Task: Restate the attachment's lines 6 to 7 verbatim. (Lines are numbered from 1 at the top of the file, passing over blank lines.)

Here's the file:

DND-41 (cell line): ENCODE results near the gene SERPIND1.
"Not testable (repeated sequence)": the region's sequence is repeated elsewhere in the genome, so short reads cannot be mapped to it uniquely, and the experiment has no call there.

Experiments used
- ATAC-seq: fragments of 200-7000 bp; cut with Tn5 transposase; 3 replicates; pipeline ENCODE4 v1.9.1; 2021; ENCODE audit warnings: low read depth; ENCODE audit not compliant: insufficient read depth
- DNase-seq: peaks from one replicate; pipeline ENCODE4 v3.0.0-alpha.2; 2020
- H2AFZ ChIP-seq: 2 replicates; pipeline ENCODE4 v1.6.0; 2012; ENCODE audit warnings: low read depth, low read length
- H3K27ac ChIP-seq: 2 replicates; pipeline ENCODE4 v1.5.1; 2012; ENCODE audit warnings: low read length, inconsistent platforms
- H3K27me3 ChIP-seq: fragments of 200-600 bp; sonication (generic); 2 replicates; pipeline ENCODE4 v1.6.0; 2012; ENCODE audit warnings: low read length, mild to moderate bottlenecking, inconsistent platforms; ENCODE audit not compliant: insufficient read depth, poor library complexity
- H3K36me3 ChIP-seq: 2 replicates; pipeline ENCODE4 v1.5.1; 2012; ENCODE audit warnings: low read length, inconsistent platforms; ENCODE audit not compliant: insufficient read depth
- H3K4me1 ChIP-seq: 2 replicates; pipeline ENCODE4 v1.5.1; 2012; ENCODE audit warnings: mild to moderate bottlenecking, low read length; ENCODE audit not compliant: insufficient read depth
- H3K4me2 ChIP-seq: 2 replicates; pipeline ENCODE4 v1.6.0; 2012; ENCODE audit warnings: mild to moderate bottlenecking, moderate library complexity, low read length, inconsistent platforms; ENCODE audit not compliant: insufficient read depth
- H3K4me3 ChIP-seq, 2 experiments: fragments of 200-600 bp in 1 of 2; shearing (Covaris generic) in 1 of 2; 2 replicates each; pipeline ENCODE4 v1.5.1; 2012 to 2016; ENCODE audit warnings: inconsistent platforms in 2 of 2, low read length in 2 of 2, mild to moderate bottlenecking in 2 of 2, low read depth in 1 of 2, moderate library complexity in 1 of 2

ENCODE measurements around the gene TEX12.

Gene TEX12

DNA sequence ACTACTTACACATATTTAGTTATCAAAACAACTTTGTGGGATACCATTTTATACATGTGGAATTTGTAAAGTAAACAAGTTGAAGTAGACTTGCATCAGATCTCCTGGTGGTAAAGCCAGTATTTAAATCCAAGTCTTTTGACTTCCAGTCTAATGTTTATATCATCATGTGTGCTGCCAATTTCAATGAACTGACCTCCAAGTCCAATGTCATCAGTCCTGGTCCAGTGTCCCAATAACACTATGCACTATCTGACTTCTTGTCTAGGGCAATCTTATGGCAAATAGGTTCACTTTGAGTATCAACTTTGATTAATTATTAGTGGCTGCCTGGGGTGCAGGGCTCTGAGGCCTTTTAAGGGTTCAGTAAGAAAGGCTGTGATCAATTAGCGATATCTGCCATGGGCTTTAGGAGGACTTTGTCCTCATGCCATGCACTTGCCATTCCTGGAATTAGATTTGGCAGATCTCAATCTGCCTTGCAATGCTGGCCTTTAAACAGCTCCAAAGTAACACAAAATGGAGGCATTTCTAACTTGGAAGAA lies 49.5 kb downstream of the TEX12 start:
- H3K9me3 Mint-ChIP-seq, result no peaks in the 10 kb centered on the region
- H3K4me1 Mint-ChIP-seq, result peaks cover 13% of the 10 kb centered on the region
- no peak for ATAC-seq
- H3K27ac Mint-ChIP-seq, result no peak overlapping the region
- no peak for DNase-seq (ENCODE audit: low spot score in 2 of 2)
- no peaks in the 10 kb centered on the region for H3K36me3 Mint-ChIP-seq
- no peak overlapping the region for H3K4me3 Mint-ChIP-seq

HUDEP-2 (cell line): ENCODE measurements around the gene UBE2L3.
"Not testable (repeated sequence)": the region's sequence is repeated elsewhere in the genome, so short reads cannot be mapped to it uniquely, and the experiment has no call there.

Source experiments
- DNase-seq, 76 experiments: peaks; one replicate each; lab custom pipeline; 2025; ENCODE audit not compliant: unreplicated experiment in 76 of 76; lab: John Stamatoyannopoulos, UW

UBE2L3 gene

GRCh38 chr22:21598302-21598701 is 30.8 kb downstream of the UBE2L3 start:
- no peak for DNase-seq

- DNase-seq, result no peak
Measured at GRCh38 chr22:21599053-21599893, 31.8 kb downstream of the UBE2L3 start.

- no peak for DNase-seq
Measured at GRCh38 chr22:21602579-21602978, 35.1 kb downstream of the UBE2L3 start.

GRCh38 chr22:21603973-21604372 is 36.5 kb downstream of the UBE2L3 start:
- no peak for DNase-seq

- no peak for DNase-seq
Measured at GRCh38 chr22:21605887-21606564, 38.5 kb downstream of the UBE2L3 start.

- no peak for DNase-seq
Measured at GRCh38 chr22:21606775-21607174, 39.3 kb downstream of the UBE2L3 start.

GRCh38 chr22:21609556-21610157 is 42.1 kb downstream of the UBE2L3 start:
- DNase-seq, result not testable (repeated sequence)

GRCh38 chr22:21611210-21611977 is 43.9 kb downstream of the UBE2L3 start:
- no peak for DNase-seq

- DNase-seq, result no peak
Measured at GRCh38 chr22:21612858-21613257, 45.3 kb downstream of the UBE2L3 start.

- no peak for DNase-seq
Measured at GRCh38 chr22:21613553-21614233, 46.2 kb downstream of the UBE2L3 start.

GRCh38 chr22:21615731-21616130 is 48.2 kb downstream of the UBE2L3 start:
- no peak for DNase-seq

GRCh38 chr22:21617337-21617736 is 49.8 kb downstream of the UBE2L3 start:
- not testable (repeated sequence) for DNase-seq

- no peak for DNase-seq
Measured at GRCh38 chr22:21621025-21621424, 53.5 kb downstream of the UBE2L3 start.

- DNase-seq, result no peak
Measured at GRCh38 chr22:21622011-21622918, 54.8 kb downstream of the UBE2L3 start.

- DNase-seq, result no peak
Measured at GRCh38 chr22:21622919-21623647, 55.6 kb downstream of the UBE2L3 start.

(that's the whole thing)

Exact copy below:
- H2AFZ ChIP-seq: 2 replicates; pipeline ENCODE4 v1.6.0; 2012; ENCODE audit warnings: low read depth, low read length
- H3K27ac ChIP-seq: 2 replicates; pipeline ENCODE4 v1.5.1; 2012; ENCODE audit warnings: low read length, inconsistent platforms